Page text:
There’s another new competitor ready to grapple with the competitive Short Pump fitness market.
Aegis Jiu Jitsu, a new Brazilian Jiu Jitsu school, opened July 27, bringing the ground-grappling-based style of martial arts to Towne Center West.
Started by married couple Dave and Christine Kenworthy, along with Richmond restaurateur Brett Scott, the school offers classes throughout the day, taught by black belt-level instructors, with a focus on self-defense.
The three signed a lease April 1 for suites 604 and 605, at 200 Towne Center W. Blvd., formerly Luxe Home Interiors. Virginia Beach-based Breeden Co., which developed Towne Center West, is the landlord.
“It had large open windows that let in lots of light and fit in with our design,” Christine Kenworthy said of the space. “We were striving for this bright and clean, and classy vibe.”
She serves as managing partner for Aegis and also does all of the company’s graphic design.
The group invested around $64,000 into renovations of the space, including furniture, equipment, rebuilding and other costs, not counting leasing. They hired contractor Brian Walton, who is one of Dave’s students and who works out of Ironhorse Builders Construction, to make over the interior into their bright, vibrant, spa-like vision.
“We didn’t want people to feel like it was a fight club. We wanted it to be a place people enjoyed coming, and felt more zen and calm,” Dave said.
Dave has studied Brazilian Jiu Jitsu for 16 years, achieving a black belt, and has been teaching it for seven years. He also has a background in business, owning Innsbrook-based recruitment and employment agency Cornerstone RPO, where Christine works as well, and where they first met.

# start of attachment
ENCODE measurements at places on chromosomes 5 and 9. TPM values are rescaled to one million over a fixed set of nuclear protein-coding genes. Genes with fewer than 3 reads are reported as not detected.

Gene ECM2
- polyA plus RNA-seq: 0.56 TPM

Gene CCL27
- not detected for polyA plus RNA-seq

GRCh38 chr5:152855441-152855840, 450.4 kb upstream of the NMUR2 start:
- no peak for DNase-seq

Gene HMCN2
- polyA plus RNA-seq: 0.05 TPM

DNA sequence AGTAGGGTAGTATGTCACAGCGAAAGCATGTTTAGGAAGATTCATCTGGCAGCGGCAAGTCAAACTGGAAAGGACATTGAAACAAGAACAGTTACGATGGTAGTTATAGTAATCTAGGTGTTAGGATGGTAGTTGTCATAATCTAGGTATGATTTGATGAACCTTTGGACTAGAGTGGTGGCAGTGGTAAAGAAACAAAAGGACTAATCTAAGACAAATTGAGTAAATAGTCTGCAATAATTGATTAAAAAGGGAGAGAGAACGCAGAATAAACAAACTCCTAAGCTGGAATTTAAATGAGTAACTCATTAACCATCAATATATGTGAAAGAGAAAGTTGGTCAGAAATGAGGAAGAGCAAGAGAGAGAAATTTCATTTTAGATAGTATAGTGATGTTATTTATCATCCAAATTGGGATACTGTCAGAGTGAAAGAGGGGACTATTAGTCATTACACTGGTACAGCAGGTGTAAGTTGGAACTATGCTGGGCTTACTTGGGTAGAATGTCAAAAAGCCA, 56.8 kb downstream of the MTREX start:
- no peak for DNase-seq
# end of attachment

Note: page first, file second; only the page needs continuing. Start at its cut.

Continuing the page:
“There’s just something about (teaching),” Dave said. “It’s almost like being a parent. When the kids do something well, you enjoy it almost more than your own personal accomplishments.”
Bobby Withrow, lead instructor, hasn’t been teaching Brazilian Jiu Jitsu for as long as Dave, but has been studying and teaching other martial arts at local schools such as St. Christopher’s and Goochland High, for nearly 30 years. He has attained the rank of black belt in taekwondo and American-style karate, and has been studying Brazilian Jiu Jitsu for two years.
He spoke about his motivation for learning and teaching martial arts.
“My mother was abused when I was a young child and it really scars people to witness that — so I always had the desire growing up to be able to protect myself and my loved ones,” Withrow said. “I want to give (students) the tools to protect themselves.”
Most Brazilian Jiu Jitsu takes place on the ground. Withrow explained why: Most fights end up on the ground, either by a person’s design, or by lack of balance, so to learn how to defend yourself on the ground is very crucial,” he said.
Brazilian Jiu Jitsu, according to Dave, differs from Japanese Jiu Jitsu, by focusing more on the functional aspect of self-defense moves, such as the rear naked choke and the arm bar, which can be used to stave off even much larger individuals than the one being attacked.
“Brazilian Jiu Jitsu is actually developed to help a smaller person defend themselves against a larger person,” Dave said. “So the technique that’s involved, the movement, the leverage — all that kind of stuff — is actually for a smaller person to be able to hold off a larger attacker.”
With that in mind, Aegis offers specialized classes for kids and women in addition to its open-to-all self-defense and adult jiu jitsu classes. The kids and women’s classes, Christine said, are scheduled side by side so mothers can come in for a lesson and their kids can learn at the same time.
The costs for classes is $100 a month or $120 a month for three months for adult jiu jitsu. Kids’ jiu jitsu runs $80 a month or $100 month for three months. The self-defense program and the Athena program (their women’s class), go for $45 a month or $60 a month for three months.
Aegis has signed up 25 people for classes so far.